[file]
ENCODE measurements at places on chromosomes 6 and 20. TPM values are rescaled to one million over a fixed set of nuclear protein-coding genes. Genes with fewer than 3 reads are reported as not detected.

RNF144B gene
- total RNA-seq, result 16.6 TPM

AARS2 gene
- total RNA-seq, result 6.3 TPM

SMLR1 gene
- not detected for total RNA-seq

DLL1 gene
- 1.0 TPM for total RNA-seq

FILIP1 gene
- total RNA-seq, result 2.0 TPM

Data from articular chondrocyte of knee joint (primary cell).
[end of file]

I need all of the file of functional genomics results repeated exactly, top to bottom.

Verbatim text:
ENCODE measurements at places on chromosomes 6 and 20. TPM values are rescaled to one million over a fixed set of nuclear protein-coding genes. Genes with fewer than 3 reads are reported as not detected.

RNF144B gene
- total RNA-seq, result 16.6 TPM

AARS2 gene
- total RNA-seq, result 6.3 TPM

SMLR1 gene
- not detected for total RNA-seq

DLL1 gene
- 1.0 TPM for total RNA-seq

FILIP1 gene
- total RNA-seq, result 2.0 TPM

Data from articular chondrocyte of knee joint (primary cell).